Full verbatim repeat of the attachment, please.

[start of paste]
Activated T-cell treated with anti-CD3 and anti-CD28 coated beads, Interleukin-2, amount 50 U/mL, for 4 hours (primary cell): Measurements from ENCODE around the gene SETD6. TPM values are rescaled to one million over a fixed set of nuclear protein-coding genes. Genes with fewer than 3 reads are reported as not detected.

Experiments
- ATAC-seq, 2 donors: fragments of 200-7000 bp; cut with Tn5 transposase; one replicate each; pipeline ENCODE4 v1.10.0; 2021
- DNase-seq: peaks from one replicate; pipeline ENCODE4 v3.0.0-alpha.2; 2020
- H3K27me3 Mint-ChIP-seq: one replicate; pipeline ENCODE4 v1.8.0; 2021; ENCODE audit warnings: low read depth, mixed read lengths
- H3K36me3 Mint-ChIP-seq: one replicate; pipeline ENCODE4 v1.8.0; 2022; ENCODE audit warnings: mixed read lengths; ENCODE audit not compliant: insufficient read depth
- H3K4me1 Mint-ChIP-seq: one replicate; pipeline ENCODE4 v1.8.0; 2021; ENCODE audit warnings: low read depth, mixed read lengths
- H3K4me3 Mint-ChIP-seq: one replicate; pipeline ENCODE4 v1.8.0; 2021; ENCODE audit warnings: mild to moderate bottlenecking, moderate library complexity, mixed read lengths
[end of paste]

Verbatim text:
Activated T-cell treated with anti-CD3 and anti-CD28 coated beads, Interleukin-2, amount 50 U/mL, for 4 hours (primary cell): Measurements from ENCODE around the gene SETD6. TPM values are rescaled to one million over a fixed set of nuclear protein-coding genes. Genes with fewer than 3 reads are reported as not detected.

Experiments
- ATAC-seq, 2 donors: fragments of 200-7000 bp; cut with Tn5 transposase; one replicate each; pipeline ENCODE4 v1.10.0; 2021
- DNase-seq: peaks from one replicate; pipeline ENCODE4 v3.0.0-alpha.2; 2020
- H3K27me3 Mint-ChIP-seq: one replicate; pipeline ENCODE4 v1.8.0; 2021; ENCODE audit warnings: low read depth, mixed read lengths
- H3K36me3 Mint-ChIP-seq: one replicate; pipeline ENCODE4 v1.8.0; 2022; ENCODE audit warnings: mixed read lengths; ENCODE audit not compliant: insufficient read depth
- H3K4me1 Mint-ChIP-seq: one replicate; pipeline ENCODE4 v1.8.0; 2021; ENCODE audit warnings: low read depth, mixed read lengths
- H3K4me3 Mint-ChIP-seq: one replicate; pipeline ENCODE4 v1.8.0; 2021; ENCODE audit warnings: mild to moderate bottlenecking, moderate library complexity, mixed read lengths